The new 22TB CMR/PMR and 24TB SMR HDDs will serve as the company's top-of-the-line workhorses that will replace 20TB CMR/PMR and 22TB SMR hard drives from this position.
"Our 20TB product features 2TB per disk capacities and we have started to ramp the volume of 22TB products deployed on 2.2TB per disk capacities," said Mosley. "The 20+ TB platform is based on traditional PMR technology and some customers are choosing to enable SMR technology as an additional feature that slightly increases the drives capacity for certain applications. [… ] We are executing plans to deliver another 10% gain in per disk capacity for this PMR platform to offer drives in the mid- to upper 20TB range."
First Loss in Years
While Seagate's product roadmap for the rest of the year looks extremely promising, the company's quarter ended on December 30, 2022, is nothing but depressing as the company reported its first loss in years.
During the second quarter of its fiscal 2023, Seagate earned $1.887 billion in revenue, down 39.5% year-over-year, and lost $33 million. By contrast, the company's earnings reached $3.116 billion in Q2 FY2022 and its net income totaled $501 million.
PCI-e 5 speeds are insane, but literally 1% of high-end users need those speeds. Give us affordable 8TB+ SSDs that have great PCI-e 4 speeds, at an affordable cost.
Read/Write speeds aren't improving as Bit Density is increasing once you get past the Flash Storage Buffer area.
I think its simply because of a lower demand of larger capacity drives keeping in mind their current $/GB. Theres SSDs out there with tens of terabytes of capacity and quite fast/durable, but they use stuff like u.2 ports, are aimed at enterprise/datacenters, and cost thousands.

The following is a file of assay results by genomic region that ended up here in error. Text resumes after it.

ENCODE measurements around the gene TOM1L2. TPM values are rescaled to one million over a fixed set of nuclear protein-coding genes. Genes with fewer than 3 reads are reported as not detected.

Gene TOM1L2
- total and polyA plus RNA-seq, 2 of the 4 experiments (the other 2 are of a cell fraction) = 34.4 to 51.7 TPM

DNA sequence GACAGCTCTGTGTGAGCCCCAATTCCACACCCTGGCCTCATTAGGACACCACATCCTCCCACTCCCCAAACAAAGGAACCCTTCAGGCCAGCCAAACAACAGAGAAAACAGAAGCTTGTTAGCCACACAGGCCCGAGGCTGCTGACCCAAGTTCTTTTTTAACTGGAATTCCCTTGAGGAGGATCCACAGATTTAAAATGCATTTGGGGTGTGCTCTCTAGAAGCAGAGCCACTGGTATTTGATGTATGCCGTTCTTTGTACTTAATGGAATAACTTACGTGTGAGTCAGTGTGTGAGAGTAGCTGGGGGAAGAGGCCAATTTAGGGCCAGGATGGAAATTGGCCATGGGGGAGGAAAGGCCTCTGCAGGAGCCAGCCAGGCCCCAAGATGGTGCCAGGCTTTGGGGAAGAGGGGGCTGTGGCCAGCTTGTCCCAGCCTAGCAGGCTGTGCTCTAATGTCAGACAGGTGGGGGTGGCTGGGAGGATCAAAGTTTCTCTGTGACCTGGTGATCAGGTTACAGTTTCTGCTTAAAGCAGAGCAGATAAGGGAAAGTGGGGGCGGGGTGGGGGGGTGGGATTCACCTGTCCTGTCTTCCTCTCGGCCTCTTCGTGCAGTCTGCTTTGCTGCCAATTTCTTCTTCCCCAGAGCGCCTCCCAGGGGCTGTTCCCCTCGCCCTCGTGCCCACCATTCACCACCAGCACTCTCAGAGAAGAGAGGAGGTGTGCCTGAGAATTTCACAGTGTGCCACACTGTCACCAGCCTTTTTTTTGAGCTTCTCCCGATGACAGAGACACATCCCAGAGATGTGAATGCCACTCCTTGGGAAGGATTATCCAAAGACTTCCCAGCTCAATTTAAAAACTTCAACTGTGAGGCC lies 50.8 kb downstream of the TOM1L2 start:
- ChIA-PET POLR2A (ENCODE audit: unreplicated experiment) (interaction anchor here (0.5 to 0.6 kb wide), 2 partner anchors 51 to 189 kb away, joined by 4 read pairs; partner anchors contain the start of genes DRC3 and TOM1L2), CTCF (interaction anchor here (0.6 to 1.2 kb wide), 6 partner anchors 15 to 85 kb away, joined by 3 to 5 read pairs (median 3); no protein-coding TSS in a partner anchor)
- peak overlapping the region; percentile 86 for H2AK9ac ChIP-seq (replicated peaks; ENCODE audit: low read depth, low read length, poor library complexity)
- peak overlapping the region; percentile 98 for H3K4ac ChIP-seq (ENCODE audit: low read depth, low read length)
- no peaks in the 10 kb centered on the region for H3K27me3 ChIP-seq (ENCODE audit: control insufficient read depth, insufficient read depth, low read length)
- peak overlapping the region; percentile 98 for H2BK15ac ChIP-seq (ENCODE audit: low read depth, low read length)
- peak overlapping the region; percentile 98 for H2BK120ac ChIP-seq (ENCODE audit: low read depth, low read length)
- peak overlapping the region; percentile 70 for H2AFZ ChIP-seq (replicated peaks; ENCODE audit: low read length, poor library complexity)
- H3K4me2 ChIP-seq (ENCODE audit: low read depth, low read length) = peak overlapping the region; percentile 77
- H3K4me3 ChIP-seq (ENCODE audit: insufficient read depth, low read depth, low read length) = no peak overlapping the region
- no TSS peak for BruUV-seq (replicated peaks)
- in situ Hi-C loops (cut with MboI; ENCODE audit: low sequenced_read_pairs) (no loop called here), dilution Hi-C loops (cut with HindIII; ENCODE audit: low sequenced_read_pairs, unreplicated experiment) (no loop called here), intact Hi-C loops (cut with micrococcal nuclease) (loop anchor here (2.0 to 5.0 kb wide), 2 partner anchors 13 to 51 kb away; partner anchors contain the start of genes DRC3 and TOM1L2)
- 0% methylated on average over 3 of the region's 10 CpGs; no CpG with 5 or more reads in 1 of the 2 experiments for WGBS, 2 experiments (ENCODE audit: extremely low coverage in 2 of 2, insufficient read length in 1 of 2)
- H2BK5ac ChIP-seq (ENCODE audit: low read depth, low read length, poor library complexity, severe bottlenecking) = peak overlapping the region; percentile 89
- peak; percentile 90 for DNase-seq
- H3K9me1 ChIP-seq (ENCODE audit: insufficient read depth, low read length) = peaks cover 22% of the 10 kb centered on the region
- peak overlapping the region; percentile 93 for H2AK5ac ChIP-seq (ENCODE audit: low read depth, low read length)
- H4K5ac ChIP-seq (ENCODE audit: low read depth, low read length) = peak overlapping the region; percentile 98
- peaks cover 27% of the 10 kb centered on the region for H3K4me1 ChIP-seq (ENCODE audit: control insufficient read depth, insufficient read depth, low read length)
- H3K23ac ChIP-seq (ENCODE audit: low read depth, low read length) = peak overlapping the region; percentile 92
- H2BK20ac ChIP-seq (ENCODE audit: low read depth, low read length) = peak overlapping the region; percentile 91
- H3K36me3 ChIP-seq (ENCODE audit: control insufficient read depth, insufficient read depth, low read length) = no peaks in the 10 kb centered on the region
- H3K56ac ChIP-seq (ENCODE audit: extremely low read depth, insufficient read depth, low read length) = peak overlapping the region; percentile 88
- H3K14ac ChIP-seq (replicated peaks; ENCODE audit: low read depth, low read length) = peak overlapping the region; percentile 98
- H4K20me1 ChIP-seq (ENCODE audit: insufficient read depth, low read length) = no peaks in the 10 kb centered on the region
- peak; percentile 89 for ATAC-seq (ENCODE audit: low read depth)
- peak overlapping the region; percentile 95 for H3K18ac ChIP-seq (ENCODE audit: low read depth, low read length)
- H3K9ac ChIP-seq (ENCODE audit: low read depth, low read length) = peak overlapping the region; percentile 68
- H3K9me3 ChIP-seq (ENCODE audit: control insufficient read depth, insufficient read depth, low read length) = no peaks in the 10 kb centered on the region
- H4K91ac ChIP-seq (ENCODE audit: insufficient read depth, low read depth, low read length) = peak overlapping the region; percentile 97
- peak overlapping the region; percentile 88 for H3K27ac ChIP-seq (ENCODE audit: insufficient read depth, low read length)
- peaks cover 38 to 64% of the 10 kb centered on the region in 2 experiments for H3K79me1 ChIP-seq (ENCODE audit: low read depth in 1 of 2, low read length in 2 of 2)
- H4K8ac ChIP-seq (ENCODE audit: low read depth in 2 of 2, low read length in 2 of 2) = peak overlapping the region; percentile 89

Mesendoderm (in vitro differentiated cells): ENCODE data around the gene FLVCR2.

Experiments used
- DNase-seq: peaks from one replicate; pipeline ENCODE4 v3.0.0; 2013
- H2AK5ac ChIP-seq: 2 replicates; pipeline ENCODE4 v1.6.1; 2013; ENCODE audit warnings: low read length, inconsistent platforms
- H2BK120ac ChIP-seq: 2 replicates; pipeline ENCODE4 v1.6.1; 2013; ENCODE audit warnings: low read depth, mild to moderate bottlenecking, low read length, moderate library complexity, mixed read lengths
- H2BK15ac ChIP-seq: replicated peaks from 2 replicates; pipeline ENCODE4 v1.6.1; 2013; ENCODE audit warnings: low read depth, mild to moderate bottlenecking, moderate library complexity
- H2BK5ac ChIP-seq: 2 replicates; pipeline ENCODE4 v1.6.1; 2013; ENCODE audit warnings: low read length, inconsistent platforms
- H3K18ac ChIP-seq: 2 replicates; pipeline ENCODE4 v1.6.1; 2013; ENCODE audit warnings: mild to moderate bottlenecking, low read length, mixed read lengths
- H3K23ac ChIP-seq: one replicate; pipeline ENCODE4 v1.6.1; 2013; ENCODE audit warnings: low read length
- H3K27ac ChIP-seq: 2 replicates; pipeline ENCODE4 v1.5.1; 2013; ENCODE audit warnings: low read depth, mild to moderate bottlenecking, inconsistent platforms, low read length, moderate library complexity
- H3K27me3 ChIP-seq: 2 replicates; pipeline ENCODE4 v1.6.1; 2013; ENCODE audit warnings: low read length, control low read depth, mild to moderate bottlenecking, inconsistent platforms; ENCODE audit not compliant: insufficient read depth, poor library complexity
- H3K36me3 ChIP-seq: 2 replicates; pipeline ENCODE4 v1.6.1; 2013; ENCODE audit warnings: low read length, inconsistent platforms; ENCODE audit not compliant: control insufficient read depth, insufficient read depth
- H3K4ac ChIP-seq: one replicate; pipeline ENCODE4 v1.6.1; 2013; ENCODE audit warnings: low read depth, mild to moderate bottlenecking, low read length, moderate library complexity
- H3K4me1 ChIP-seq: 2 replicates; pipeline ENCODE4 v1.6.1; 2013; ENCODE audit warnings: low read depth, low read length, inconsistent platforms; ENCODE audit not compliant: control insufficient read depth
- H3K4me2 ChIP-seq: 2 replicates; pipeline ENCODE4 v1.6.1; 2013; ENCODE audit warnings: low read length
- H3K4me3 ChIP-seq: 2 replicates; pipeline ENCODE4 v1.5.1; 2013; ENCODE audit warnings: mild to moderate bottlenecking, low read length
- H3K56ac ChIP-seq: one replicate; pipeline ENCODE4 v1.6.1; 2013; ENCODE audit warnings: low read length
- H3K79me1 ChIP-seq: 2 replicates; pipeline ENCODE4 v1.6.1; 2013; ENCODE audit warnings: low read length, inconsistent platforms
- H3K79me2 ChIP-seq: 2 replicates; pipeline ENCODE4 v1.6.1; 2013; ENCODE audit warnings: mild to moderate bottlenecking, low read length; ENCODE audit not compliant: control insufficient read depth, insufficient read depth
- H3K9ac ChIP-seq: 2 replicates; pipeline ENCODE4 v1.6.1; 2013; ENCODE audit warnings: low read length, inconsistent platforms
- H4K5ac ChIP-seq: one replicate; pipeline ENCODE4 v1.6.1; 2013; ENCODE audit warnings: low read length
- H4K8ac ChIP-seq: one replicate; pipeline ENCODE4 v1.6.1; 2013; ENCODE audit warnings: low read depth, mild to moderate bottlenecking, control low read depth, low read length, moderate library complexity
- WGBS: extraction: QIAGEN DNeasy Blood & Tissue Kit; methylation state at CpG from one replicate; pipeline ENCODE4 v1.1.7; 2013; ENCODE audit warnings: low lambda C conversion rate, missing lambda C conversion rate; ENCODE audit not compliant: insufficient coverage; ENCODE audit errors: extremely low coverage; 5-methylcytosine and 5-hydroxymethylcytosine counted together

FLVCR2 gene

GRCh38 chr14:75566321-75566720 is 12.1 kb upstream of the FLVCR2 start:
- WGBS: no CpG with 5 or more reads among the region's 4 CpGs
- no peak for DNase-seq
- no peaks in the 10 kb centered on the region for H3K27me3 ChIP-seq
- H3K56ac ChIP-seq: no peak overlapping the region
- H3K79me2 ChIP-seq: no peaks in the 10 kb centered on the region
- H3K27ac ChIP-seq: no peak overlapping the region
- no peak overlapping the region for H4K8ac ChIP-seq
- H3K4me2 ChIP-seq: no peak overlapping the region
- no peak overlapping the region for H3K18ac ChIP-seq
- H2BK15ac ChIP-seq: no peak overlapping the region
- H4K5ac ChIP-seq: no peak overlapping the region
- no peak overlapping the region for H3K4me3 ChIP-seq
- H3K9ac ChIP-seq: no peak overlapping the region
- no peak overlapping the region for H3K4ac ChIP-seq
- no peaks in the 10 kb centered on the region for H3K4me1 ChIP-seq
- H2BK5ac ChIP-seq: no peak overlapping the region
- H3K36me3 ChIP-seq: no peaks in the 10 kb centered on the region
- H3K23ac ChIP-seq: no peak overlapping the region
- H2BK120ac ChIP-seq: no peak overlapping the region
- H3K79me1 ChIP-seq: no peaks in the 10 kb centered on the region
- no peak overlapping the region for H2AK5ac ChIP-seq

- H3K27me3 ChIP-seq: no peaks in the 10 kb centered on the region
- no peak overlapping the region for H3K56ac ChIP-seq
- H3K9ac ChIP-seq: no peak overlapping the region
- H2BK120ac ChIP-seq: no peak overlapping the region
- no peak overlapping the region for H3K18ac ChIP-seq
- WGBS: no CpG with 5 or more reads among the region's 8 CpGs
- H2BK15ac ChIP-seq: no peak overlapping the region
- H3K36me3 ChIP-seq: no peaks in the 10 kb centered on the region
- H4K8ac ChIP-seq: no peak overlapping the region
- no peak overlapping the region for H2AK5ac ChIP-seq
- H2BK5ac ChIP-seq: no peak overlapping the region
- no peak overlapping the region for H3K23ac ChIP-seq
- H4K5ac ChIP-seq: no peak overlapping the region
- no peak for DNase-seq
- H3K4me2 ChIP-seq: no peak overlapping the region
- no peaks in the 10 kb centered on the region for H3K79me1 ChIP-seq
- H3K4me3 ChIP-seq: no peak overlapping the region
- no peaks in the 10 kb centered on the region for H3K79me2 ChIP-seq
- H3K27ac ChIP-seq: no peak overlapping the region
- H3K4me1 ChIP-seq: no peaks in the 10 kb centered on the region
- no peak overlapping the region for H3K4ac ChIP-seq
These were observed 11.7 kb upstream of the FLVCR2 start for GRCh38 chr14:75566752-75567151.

As $/GB continues to drop for SSDs, I think it will redefine how consumers view them (not just as a fast relatively lower capacity primary drive).
*really, I did
Um... look at enterprise ssds dude. They have ones over 25TB in size.
Two years ago I got a great deal on a 4TB 5900rpm drive to add to my server for $60. That same drive is now $82. The absolute cheapest I can find is $57 so after two year the spinning rust hasn't dropped a bit in price.
Compare that to SSDs and you know that you are getting ripped off.
The uncompetitive (only three manufacturers globally) HDD market is doing what the GPU market is. Old capacities are keeping their prices years after release and newer higher capacities are pushing prices ever higher.
hdd companies are cutting production from lower demand which will keep prices up.
your comparing the wrong capacity dude, the drives metal frame is pretty much a set cost that cannot go down in price, so when you look at cheap low capacity drives they are not gonna go down much. For instance you said a 4TB was $60. Doing a fast look online right now I can buy a 12TB enterprise drive for $110. Much better value. So stop looking at the cheapest drives and go compare price per TB across many sizes.
material/labor costs worldwide have spiked also which keeps cost up a but. Ssds have less material overall.
The material cost in a HDD (case, connector, board, arms/heads, cache, magnets) is very low. Just a few bucks. The platters add a couple bucks each. That 12TB drive cost maybe $15 to manufacture and package. The cost to manufacture per GB plummets as capacity goes up.
Seriously, if you have a link to a 12TB enterprise drive with warranty for $110 I would love to get it.
That the materials cost $15 -- assuming that is true for the sake of argument -- isn't all that useful because a lot goes into product development, labor, and supporting the hard drive, not just the simple cost of materials.